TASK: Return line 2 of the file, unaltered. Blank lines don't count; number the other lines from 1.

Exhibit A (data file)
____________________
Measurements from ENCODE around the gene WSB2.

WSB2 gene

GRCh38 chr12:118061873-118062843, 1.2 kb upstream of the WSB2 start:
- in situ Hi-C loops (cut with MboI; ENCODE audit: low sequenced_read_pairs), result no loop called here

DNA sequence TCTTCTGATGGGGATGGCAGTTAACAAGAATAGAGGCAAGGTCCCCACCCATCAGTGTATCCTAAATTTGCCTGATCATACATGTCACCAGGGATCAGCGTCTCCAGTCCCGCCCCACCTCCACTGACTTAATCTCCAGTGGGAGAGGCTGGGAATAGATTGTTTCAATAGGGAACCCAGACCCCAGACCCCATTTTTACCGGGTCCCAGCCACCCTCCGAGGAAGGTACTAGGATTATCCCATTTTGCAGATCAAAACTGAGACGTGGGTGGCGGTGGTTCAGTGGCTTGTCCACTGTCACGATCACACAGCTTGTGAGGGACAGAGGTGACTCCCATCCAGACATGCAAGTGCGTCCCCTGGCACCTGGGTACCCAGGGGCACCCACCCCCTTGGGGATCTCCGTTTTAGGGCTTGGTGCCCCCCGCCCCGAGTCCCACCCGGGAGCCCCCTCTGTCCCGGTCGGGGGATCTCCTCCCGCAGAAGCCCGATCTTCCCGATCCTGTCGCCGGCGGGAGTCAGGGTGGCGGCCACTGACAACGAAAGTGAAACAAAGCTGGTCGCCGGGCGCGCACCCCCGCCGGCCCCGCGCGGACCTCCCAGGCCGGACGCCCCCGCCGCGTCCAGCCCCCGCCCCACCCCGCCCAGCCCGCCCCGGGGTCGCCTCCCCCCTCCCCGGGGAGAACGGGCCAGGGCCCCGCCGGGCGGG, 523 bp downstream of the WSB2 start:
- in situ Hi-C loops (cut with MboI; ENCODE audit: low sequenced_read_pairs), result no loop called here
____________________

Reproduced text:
WSB2 gene